Indian Science Congress is a circus, won't attend it: Nobel laureate V Ramakrishnan

In a damning charge, scientist Venkatraman Ramakrishnan has slammed the ongoing Indian Science Congress, being held in Mysuru, and called it a 'circus'. The Indian-born Nobel laureate had earlier condemned the Science Congress and said that politics and religious ideologies shouldn't be mixed with science.

Speaking to reporters, Ramakrishnan said, "I attended one day (of an earlier Congress) and very little science was discussed. It was a circus. I find that it's an organisation where very little science is discussed. I will never attend a science congress again in my life."

Nobel laureate Venkatraman Ramakrishnan. AFP

Nobel laureate Venkatraman Ramakrishnan. AFP

Speaking at the Panjab University in Chandigarh on Tuesday, Ramakrishnan said that despite crucial scientific achievements, a large number of Indians are still superstitious, which results in poor decision making. Mentioning the launch of Mangalyaan, Ramakrishnan said that he was surprised to know that the launched day was fixed on Tuesday because it was an auspicious day. "If I was holding that post, I would not have gone anywhere 24 hours before the launch."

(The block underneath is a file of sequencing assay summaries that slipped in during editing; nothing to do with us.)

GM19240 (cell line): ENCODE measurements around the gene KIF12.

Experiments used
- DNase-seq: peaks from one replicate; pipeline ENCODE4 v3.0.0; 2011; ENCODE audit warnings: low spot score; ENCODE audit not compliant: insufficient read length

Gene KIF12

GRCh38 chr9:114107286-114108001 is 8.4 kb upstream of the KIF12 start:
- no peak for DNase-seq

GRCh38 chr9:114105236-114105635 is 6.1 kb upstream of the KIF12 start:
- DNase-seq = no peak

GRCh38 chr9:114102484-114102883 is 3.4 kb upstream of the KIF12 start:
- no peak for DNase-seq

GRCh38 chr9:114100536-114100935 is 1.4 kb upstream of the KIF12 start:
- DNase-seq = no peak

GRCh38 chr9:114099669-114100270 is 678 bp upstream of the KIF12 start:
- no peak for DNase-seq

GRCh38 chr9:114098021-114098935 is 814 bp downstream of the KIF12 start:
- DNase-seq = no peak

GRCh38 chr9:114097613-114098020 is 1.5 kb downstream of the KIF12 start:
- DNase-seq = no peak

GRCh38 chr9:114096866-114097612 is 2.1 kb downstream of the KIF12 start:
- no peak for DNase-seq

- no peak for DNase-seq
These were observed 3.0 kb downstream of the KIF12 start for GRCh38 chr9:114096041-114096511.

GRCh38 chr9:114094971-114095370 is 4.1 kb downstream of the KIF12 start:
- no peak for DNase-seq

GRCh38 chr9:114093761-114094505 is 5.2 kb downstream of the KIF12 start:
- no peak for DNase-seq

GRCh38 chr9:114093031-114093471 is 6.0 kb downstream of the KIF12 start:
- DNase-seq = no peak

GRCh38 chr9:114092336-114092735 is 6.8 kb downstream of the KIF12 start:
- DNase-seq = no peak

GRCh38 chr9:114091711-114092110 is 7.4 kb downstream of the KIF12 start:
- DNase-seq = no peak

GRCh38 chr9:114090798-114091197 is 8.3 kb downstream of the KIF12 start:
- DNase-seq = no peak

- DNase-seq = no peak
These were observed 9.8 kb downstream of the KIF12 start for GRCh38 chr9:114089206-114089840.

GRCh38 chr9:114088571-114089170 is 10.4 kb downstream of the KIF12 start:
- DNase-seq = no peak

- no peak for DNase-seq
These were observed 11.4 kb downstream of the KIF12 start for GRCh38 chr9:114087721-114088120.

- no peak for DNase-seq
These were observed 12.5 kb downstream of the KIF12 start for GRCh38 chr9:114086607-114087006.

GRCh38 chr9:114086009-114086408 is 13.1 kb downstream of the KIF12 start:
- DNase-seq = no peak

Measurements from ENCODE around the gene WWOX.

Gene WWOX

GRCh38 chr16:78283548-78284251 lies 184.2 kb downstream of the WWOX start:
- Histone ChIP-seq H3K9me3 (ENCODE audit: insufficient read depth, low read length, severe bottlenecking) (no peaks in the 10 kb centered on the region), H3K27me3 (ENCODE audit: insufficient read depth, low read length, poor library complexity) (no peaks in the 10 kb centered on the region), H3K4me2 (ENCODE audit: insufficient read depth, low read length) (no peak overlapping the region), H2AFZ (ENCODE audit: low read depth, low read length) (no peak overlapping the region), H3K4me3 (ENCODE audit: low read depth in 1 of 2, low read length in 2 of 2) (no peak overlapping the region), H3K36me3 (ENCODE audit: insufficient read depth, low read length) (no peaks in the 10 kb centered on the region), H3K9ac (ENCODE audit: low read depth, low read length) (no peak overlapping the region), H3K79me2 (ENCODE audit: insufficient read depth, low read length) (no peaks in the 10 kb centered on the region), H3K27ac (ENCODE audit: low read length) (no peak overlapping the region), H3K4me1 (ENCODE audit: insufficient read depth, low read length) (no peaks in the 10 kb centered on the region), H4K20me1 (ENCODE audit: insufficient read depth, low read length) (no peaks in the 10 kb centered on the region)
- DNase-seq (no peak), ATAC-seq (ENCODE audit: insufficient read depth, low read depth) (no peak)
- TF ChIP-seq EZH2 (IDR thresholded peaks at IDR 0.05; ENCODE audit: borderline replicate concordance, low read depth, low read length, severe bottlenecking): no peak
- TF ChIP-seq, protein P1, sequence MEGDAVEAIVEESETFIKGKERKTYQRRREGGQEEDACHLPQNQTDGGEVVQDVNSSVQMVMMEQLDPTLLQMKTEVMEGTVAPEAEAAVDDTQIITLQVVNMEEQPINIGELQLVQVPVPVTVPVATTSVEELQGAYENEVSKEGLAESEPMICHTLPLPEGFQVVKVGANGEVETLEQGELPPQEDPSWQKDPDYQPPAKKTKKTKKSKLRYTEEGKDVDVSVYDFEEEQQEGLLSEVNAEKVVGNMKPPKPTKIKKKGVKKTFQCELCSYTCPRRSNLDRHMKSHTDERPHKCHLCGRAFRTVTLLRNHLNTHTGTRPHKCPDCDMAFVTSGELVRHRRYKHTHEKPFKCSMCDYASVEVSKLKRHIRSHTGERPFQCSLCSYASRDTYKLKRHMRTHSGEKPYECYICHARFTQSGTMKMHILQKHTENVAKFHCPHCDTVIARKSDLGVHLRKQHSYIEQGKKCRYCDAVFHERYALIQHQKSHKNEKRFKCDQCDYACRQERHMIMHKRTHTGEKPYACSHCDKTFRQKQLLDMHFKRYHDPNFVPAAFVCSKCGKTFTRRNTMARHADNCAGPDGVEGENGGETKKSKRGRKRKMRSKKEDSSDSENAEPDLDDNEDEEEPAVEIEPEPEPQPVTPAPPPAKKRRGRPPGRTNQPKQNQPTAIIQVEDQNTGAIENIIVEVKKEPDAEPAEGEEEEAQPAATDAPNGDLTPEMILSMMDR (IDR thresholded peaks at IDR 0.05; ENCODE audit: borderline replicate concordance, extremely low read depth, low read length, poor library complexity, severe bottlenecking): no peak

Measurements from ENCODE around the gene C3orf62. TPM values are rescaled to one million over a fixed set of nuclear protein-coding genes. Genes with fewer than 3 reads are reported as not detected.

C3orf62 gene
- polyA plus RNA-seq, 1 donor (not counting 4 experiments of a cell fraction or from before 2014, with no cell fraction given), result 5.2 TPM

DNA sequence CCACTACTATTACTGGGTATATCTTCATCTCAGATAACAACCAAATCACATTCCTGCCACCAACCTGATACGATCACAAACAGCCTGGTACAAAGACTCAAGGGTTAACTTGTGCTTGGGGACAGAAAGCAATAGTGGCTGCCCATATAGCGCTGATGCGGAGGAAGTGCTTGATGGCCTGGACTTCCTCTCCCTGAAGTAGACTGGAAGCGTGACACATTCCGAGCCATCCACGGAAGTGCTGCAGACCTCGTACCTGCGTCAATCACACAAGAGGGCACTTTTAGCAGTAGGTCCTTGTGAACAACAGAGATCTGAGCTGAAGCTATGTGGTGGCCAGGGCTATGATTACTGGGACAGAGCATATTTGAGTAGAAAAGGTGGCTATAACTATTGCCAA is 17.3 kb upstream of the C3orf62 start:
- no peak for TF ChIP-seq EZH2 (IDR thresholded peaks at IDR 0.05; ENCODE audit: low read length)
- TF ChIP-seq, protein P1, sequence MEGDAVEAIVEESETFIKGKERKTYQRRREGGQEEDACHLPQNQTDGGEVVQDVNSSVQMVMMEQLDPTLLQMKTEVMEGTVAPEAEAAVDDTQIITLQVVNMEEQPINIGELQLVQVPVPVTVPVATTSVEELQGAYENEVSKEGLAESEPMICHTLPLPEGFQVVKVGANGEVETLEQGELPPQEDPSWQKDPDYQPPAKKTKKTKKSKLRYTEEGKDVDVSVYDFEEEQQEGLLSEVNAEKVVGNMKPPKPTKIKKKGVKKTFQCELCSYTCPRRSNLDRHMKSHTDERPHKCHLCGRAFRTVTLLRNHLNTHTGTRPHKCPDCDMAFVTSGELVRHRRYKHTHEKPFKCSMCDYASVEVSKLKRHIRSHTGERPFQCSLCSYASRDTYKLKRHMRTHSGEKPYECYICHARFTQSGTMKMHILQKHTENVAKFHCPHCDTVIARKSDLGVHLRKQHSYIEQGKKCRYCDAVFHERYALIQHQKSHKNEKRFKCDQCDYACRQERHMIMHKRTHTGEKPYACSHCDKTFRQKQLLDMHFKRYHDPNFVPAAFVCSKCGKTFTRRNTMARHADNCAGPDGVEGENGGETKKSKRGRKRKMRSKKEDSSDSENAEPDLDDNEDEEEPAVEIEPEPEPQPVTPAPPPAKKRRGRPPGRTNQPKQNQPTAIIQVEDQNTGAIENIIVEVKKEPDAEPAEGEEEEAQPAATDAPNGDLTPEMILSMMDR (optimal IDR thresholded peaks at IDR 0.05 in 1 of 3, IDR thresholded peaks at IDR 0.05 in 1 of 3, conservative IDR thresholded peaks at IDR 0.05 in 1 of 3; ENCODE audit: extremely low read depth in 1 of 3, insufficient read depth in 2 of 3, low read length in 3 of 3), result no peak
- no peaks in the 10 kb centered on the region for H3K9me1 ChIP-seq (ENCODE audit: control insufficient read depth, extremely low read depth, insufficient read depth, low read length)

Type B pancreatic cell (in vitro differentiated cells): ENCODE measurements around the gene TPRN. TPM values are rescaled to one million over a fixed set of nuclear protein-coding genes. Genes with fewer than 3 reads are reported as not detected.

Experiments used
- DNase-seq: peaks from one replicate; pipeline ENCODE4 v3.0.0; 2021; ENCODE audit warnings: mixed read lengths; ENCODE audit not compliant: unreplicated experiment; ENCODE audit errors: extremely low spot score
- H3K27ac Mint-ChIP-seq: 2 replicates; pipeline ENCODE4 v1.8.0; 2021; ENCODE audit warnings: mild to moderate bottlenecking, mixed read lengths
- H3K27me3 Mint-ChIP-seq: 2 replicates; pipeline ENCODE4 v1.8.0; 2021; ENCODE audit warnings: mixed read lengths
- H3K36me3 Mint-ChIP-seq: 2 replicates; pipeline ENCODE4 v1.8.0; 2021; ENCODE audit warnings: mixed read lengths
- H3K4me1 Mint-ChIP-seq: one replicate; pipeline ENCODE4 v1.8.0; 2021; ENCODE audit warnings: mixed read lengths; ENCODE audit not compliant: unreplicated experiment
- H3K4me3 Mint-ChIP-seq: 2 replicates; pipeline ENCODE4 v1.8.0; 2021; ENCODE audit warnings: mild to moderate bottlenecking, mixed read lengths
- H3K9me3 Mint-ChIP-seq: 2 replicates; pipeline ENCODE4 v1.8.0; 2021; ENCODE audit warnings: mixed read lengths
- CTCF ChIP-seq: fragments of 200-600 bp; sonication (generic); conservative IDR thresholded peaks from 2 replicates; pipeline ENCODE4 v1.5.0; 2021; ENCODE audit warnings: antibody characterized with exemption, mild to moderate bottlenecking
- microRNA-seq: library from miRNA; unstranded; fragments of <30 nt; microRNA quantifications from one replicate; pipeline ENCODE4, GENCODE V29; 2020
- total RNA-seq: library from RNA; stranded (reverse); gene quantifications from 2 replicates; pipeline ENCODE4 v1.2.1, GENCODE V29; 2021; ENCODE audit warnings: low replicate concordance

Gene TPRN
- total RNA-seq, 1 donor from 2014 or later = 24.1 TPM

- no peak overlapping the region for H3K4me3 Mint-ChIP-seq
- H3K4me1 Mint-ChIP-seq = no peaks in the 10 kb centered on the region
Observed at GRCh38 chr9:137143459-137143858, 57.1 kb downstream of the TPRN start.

He also mentioned a claim made by a participant during the 2015 Indian Science Congress about planes having been invented by a sage in the Vedic era. Speaking to The Times of India, Ramakrishnan said, "The idea that Indians had airplanes 2,000 years ago sounds almost essentially impossible to me. I don't believe it. The point is that if that technology was produced in a method so described that anybody could replicate it, then it becomes science."

In December 2015, Ramakrishnan, speaking at the fourth in the series of Centenary Lectures of the University of Mysore, had said that India needs to put an end to its superstitions and be more rational as a society. "It is not an accident that modern scientific methods developed in western Europe and as a result it propelled industrial revolution and modern medicine, and these countries, including the US, which adapted similar values, advanced dramatically in the last 200 years. But other societies were stuck where they were because they did not incorporate scientific beliefs," The Hindu quoted the Nobel laureate as saying.